Core Conversations: How do you make a Cosy Home?

How can architects, developers and builders make spaces that reflect our shifting needs and make us feel good about our lives? How can responsible house-building keep cities colorful, layered and full of life?

Does intelligent social housing always have to be at the expense of good architecture? How do you keep young people living in cities? How do you ensure houses are lived in, not used solely as investment tools? And what happens when you step inside and you close the door? How do our homes need to evolve to reflect our needs and those of our families? We have to ask these questions if we want cities that tick along with ease and cohesion.

At the heart of our work is the belief that you can make affordable homes in the center of the city that are also well and robustly designed. Its instructive to look at cities like Zurich where at Kalkbreitestrasse a visionary take on communal housing has created a community of residence who all ‘chip in’ to its upkeep in order to keep rents low. The Japanese project ‘the share’ where in order to live in the heart of Tokyo, residence live in smaller homes with shared spaces for entertaining, socializing and doing laundry.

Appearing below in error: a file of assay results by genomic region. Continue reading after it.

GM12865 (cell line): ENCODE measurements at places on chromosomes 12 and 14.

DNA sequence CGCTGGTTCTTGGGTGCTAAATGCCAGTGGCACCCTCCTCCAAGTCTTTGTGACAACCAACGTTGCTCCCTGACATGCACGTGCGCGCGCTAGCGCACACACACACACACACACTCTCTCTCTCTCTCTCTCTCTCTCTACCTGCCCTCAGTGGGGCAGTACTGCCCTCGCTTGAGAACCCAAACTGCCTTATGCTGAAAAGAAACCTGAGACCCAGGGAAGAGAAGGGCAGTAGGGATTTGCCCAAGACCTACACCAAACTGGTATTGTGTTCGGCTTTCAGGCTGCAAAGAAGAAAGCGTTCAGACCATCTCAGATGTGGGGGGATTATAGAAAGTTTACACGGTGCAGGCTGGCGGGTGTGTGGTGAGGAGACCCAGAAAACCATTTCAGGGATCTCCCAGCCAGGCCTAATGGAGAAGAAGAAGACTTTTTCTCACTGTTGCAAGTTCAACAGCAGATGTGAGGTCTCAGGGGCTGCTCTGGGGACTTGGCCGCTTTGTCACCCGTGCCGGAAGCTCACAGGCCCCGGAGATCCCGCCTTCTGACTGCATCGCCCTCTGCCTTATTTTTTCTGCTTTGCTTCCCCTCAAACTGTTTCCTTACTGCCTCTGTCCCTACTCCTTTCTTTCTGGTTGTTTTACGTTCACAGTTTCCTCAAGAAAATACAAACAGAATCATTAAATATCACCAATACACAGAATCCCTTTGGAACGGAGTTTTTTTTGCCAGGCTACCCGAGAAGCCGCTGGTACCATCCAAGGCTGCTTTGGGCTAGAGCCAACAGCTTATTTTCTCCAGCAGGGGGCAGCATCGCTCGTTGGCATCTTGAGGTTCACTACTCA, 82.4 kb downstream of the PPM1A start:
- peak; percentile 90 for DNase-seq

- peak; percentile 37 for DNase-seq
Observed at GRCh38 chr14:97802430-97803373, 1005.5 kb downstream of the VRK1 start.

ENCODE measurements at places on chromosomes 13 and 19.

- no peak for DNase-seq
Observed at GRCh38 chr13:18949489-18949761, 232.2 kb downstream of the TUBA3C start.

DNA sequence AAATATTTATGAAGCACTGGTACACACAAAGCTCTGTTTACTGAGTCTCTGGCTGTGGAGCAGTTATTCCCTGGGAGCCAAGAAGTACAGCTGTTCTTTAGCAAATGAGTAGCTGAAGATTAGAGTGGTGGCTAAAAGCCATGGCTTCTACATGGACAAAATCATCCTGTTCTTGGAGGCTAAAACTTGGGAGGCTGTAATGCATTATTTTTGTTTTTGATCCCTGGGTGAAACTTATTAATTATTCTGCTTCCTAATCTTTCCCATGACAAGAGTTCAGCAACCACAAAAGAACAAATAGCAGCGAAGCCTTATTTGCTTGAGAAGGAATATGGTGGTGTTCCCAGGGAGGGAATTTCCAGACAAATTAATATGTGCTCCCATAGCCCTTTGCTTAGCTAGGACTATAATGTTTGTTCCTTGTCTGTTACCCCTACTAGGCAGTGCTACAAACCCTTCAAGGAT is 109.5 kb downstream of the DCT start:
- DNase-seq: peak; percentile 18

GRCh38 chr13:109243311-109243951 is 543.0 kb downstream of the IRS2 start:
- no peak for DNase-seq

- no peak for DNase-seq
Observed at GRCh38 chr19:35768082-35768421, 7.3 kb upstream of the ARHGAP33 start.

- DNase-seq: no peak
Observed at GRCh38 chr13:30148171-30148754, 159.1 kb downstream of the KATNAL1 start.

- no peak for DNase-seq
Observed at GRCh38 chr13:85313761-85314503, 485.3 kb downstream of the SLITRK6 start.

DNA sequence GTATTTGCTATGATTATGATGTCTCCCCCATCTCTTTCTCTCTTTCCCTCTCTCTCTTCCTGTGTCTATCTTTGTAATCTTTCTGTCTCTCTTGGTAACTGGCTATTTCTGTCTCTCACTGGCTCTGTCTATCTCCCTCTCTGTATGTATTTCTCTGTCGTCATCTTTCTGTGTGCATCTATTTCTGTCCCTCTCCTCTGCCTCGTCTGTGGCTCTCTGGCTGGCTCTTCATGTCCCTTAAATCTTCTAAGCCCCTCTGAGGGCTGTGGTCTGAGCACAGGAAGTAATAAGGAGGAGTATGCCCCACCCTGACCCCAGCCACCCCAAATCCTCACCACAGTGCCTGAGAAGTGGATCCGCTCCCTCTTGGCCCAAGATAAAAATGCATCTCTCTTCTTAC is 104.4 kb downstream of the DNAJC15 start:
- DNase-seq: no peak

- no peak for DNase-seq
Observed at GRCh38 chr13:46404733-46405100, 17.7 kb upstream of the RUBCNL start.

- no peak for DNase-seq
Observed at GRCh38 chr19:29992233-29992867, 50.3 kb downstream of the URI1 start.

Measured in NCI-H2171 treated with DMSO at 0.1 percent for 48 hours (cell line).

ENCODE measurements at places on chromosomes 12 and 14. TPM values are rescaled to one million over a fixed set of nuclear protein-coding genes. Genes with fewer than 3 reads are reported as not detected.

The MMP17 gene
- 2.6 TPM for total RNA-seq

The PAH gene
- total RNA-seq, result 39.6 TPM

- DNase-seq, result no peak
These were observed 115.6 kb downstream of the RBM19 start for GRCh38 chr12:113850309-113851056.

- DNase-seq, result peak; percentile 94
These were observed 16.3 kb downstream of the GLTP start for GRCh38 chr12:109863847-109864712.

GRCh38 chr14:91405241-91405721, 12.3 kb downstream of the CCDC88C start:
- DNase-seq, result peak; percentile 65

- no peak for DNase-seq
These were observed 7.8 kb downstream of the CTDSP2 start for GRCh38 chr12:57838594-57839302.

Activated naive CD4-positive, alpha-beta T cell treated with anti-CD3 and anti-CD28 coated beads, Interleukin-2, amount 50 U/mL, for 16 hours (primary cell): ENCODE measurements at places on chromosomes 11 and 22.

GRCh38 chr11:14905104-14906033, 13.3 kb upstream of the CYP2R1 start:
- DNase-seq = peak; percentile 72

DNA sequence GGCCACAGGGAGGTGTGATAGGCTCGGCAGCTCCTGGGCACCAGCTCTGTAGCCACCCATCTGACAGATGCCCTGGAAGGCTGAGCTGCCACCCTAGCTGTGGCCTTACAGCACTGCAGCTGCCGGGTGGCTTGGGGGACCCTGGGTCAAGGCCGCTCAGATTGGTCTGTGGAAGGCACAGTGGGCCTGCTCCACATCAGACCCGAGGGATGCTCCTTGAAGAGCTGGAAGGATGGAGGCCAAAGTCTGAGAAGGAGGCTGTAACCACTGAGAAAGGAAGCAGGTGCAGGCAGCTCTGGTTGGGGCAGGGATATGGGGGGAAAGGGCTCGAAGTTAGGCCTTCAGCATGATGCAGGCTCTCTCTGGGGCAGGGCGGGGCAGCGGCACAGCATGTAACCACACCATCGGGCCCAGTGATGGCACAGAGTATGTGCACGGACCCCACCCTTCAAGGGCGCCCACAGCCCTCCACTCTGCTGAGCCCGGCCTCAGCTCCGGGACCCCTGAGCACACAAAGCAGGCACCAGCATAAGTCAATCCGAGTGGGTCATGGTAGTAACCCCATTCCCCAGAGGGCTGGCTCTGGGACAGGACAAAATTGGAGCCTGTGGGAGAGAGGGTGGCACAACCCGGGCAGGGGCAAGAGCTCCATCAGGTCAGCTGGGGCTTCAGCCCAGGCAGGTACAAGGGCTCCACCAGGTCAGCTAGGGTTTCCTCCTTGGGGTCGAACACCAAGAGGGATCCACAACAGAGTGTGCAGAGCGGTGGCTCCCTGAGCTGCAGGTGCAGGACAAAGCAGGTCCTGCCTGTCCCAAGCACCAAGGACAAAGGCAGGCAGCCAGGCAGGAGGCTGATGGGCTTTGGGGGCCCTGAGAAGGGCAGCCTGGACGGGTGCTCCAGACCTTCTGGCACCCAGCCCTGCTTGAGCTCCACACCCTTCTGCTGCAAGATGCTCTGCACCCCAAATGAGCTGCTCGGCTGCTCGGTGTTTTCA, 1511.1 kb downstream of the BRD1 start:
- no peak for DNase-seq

Shared space at 'The Share', Tokyo Japan. Architects -- ReBITA. 2012

How do we get people living together, seeing the world afresh and not in gated worlds? There are of course challenges beyond social mix and affordability. As the shapes of families fluctuate and our home-work balance shift – how can architects developers and builders make spaces that reflect our changing needs? And how can we make homes that make us feel good about our lives? Safe and satisfied, nourished, across every sector we need to be building homes that stand the test of time, and use materials that will cope with the odd knock. We need homes that are adaptable and able to provide both high-speed connectivity and places to escape. We need a fresh manifesto for home making a new appreciation for that place called home. – Morris, T., Monocle. 2015